At times English teachers can get a bit preoccupied with parsing out the details of a books structure. Literature circles offer us an opportunity to take a more casual approach to teaching the writer's craft. Still, I want students to know enough about a book's structure to read it insightfully. Thus, I teach a lesson on the writer's craft/structure for each book. This lesson usually necessitates I meet with groups over a two-day period. Also, I teach the lesson early on in the unit, generally right after having students choose their books.
Each book has a different structure, so I meet with the groups individually in the following order:
I follow the order above because I want to address the books with structural issues that define how students should read them first. While I meet with each group, students in other groups have time to read, or the teacher can have them meet independently to discuss the reading they have completed up to that point.
As I meet with each group, I have notes prepared to share with students. Teacher Notes for Structure of Literature Circle Books shows some of the notes I've compiled. But because literature circles have an inherent informality to them, I allow discussion to proceed organically.
I begin with a question to students: What do you notice about the book's structure? MAUS Group Taking Notes in Lit Circle This allows each group to let me know how they're thinking about their books. I learn weather or not the Tuesdays with Morrie group read the opening preface that is so important to the book, whether or not the Life of Pi group read the "Author's Note," etc.
Three of the books--Tuesdays with Morrie, Pride and Prejudice, and That Shakespeare Kid--are books I have not taught before. I have taught MAUS and Life of Pi as whole-class reads. Consequently, allowing the students to direct their discussion with me is vital to the success of literature circles.
A resource vital to understand comic structure is Understanding Comics by Scott McCloud. I have a copy of the book that those reading MAUS use as a reference: Cover of "Understanding Comics" by Scott McCloud
After the initial discussion with each group, I have the MAUS group meet and view an Understanding Graphic Novels.ppt and take notes. Graphic Novel Structure Student Notes and Graphic Novel Structure Student Notes (2) and Graphic Novel Structure Student Notes (3) show the results of this self-directed "lecture" on the book. At a later time I meet with the group and clarify information from the Ppt. MAUS Group viewing Ppt on Graphic Novel Structure shows that students can be trusted to do this work independently and remain on task when proper norms are set.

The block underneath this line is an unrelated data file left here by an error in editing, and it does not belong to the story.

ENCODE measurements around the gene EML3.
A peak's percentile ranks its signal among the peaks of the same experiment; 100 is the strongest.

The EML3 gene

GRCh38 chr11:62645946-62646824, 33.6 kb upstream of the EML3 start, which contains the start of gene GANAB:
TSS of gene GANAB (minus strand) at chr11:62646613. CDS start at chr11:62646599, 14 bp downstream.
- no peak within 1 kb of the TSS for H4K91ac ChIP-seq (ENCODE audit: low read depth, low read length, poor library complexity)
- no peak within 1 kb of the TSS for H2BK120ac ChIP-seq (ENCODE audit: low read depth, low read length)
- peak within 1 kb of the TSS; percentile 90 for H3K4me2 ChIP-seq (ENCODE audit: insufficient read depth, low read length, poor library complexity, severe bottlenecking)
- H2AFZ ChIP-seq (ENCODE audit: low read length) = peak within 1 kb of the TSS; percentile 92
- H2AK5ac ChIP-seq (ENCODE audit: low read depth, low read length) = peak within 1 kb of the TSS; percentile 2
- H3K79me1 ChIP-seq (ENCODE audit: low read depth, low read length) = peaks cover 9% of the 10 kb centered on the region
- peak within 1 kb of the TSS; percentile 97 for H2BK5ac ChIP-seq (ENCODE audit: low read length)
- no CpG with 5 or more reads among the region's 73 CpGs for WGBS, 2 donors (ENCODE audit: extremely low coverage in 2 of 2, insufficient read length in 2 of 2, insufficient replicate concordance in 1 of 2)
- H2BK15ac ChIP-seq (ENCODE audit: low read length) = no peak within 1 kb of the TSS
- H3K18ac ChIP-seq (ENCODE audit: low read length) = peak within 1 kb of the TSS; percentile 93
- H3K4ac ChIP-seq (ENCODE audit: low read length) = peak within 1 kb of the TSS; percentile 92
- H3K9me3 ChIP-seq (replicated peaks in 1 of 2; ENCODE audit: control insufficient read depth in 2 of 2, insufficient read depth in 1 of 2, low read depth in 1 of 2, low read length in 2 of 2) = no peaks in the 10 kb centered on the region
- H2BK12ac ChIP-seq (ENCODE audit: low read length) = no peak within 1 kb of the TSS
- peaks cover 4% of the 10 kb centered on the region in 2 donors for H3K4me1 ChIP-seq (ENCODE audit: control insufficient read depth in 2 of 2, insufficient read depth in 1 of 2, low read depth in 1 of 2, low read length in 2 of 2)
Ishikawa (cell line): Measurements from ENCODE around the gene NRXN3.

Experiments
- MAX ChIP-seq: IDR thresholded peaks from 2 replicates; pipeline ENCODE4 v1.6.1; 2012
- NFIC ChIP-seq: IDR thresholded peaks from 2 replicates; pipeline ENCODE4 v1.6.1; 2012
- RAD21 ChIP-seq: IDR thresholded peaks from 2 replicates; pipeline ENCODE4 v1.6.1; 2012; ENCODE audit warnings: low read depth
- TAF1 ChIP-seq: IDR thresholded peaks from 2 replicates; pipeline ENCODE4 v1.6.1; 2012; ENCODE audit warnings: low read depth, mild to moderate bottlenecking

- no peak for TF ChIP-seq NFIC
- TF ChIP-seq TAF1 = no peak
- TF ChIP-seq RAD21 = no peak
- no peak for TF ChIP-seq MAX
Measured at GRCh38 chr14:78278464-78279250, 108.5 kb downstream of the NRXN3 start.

Life of Pi is another book that requires additional scaffolding. To assist students with the book, I have them listen to an NPR broadcast of Yann Martel discussing the novel's inspiration and structure.
Since I have not taught Pride and Prejudice, I find it helpful to make a free iPad app called Pride and Prejudice Quick Notes, available in the iTunes Store, available to students. Pride and Prejudice Quick Notes.mp4 offers a short introduction to the app and what I like about it.
Those who have iPads can download the app onto their devices. So that students have access to this resource, I keep my iPad available for their use and ask them to bring headphones to class so they can listen to the apps lectures w/out disturbing other students. Pride and Prejudice Quick Notes Pic Collage shows images from the app, which features summaries, analysis, and audio so students have state-of-the-art resources available as they read the book. A good way to introduce students to the app is with the following video, which I use as a supplement to my showing students the app on an iPad: